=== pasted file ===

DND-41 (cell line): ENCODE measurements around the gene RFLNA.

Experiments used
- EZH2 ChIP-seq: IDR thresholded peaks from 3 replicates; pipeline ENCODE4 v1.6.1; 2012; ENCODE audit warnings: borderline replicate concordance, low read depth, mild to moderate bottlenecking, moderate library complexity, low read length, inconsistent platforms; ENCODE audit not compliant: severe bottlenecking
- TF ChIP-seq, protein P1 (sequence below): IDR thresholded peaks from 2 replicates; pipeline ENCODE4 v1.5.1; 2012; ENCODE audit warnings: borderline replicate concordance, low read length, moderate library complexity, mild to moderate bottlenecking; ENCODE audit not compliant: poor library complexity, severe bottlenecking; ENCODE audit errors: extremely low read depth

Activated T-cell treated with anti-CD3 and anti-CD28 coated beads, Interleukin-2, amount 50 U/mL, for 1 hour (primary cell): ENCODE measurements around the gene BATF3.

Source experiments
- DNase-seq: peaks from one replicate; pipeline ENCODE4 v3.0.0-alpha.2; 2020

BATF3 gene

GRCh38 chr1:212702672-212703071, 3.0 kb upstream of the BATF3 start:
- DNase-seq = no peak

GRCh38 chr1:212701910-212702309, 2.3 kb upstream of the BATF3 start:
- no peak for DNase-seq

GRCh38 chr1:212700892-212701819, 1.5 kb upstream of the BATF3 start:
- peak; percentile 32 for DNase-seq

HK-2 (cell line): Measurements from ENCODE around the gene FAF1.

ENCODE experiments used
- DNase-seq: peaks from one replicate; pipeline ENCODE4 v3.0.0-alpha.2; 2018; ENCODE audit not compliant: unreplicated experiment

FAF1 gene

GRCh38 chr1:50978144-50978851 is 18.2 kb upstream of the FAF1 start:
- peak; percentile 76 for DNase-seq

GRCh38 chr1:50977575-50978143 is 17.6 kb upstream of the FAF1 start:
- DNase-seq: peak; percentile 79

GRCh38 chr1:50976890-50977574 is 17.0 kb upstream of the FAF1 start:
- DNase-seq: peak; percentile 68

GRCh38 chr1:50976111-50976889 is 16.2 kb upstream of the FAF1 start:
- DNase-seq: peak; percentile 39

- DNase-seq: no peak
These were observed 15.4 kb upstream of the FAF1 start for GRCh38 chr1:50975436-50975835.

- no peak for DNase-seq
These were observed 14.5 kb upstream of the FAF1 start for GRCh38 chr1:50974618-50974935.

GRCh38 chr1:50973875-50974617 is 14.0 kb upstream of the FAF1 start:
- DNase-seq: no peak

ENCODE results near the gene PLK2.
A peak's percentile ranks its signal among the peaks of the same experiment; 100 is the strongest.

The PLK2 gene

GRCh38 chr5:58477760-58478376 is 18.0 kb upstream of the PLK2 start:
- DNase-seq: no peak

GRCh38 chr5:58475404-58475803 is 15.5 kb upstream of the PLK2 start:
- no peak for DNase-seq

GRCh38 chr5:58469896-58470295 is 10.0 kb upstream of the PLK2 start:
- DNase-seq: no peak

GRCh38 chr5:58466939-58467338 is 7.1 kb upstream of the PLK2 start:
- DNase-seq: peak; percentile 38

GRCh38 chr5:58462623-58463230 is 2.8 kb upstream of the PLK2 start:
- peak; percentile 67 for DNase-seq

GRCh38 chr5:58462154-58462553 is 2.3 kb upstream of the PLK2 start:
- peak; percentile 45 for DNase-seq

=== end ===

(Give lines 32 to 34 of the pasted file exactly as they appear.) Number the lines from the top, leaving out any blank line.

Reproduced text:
- DNase-seq: no peak

ENCODE results near the gene PLK2.
A peak's percentile ranks its signal among the peaks of the same experiment; 100 is the strongest.